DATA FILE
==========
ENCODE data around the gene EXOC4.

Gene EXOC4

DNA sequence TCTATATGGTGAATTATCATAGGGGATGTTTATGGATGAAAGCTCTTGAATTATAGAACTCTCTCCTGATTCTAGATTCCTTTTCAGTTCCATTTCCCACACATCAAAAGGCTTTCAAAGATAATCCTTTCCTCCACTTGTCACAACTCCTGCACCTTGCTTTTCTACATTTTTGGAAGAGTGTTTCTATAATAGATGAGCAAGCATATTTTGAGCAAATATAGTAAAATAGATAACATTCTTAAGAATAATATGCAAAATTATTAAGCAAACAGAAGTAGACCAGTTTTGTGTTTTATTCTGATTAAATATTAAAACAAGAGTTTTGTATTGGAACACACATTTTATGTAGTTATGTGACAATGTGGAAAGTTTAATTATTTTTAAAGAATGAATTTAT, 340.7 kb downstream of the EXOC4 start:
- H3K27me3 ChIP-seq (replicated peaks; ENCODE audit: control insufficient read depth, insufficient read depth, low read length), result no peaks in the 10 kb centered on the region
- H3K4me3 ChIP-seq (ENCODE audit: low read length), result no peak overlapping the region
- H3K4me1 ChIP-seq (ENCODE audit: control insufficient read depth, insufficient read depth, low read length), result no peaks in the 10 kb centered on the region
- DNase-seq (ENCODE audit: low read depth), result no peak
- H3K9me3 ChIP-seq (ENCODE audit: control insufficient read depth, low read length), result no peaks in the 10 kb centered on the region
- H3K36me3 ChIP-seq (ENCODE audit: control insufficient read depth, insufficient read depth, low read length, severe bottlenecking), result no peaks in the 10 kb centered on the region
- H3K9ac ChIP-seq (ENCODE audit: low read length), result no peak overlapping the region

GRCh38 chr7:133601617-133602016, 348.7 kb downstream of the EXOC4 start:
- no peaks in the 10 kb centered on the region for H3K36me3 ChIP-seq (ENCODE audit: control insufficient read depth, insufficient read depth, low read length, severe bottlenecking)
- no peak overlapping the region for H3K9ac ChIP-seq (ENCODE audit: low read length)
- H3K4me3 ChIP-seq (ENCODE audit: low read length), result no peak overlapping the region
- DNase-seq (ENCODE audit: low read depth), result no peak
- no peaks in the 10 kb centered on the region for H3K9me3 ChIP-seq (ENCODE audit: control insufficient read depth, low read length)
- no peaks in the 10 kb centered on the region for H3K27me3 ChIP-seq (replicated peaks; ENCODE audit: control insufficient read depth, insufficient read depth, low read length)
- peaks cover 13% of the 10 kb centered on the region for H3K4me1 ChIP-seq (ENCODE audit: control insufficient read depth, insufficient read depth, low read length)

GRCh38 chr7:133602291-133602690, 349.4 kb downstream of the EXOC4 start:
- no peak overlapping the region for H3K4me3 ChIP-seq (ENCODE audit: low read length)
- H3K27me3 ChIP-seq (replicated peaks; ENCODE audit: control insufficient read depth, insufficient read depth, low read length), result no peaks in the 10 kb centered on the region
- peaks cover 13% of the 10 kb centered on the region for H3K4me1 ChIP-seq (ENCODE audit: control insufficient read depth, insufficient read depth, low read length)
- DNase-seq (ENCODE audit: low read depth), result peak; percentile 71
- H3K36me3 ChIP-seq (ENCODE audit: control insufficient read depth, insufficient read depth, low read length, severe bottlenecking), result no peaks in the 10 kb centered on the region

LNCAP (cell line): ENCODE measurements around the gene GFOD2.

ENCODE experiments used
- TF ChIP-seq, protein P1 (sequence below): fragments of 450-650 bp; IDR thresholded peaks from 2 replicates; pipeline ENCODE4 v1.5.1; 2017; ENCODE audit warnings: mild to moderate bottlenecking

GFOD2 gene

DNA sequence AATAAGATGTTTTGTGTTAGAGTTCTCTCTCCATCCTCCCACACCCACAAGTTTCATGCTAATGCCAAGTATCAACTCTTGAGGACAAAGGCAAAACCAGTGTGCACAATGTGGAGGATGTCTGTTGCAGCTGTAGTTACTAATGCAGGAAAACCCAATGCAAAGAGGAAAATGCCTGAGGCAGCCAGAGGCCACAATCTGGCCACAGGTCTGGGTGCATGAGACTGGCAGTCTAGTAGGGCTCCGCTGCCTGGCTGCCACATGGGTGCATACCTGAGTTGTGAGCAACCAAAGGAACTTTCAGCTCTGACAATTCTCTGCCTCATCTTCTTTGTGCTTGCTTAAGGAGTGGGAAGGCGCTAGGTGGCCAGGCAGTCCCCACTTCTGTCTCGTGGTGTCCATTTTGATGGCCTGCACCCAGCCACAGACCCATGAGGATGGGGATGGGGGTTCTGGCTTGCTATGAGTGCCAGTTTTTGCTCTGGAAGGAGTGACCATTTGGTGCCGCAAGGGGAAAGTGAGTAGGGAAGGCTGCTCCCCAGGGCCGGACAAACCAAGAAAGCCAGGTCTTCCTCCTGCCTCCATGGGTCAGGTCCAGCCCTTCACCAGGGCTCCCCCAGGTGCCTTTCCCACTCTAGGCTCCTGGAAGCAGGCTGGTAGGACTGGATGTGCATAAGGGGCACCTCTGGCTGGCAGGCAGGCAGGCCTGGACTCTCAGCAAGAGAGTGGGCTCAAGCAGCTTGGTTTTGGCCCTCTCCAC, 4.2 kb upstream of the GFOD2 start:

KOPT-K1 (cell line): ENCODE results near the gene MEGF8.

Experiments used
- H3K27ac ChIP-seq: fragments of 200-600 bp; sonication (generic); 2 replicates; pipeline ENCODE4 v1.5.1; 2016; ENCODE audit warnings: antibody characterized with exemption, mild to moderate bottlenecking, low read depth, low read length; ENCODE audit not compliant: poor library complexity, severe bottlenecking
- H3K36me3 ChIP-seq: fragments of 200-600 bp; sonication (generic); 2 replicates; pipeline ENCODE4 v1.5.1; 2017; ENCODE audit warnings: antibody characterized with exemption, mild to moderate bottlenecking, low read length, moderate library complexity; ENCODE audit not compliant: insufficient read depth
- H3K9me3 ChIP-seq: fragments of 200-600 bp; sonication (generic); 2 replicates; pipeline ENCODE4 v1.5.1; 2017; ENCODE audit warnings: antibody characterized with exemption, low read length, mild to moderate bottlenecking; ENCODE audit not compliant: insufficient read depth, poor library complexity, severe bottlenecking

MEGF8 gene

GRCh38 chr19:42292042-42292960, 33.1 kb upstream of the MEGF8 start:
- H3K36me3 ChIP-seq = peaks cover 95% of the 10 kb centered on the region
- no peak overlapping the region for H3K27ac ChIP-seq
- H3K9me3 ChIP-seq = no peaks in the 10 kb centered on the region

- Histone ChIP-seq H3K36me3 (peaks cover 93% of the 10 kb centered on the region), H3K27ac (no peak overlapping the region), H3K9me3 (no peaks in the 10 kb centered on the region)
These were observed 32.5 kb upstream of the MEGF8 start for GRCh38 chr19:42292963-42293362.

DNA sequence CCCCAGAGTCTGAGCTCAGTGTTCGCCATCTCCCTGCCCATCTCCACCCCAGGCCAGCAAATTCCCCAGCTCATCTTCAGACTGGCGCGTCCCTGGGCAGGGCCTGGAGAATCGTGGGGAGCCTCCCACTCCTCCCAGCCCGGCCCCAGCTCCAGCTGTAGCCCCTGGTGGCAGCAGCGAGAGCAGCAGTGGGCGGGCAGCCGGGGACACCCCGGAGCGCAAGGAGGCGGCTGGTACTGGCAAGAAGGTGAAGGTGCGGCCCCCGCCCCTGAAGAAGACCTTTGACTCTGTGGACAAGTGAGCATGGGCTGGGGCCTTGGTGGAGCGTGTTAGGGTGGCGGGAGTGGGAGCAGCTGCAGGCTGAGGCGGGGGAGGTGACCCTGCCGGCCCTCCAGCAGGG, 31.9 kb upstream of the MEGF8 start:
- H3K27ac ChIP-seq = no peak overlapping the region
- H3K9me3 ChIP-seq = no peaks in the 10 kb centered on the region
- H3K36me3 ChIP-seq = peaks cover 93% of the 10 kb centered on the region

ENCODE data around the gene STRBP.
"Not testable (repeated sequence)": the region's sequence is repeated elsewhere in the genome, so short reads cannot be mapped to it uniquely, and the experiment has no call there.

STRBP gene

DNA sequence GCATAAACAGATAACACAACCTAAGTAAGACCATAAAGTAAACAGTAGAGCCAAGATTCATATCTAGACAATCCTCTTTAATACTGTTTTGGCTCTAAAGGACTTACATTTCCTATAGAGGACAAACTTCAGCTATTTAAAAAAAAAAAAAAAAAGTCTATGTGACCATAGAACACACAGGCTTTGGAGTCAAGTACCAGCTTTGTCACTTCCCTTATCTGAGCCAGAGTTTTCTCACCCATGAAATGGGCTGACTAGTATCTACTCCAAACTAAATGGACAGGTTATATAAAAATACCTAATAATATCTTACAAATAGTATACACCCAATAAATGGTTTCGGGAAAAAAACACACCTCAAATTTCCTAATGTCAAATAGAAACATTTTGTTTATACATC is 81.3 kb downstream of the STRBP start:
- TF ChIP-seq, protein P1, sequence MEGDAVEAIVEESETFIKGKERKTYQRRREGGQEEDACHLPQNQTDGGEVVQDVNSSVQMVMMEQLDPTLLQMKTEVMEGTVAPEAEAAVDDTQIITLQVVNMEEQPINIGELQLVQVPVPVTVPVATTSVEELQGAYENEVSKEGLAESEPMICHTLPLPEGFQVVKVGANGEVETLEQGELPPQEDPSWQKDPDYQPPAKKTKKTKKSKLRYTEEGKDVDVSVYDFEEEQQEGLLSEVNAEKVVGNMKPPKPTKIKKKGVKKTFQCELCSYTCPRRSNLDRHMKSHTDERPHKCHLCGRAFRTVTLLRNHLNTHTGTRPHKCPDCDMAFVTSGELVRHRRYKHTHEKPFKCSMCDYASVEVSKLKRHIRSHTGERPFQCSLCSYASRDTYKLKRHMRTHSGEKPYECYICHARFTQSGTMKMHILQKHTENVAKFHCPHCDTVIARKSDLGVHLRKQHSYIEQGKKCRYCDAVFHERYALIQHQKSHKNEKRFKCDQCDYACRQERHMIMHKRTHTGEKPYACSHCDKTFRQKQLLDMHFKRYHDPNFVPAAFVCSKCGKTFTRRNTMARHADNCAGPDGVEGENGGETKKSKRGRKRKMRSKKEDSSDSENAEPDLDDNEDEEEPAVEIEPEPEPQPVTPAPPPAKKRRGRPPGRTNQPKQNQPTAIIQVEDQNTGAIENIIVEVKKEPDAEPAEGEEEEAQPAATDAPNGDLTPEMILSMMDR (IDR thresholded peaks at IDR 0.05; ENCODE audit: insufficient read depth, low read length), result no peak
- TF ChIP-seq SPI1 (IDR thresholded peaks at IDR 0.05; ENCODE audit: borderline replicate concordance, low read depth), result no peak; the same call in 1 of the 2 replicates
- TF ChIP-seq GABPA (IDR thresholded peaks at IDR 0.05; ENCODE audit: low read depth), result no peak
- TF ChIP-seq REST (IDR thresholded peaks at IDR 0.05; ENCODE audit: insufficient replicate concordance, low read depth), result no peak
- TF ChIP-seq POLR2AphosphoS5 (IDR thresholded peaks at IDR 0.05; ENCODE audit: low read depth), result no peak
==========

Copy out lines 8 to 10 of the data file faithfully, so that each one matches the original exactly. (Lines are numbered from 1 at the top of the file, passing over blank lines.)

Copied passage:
- H3K9me3 ChIP-seq (ENCODE audit: control insufficient read depth, low read length), result no peaks in the 10 kb centered on the region
- H3K36me3 ChIP-seq (ENCODE audit: control insufficient read depth, insufficient read depth, low read length, severe bottlenecking), result no peaks in the 10 kb centered on the region
- H3K9ac ChIP-seq (ENCODE audit: low read length), result no peak overlapping the region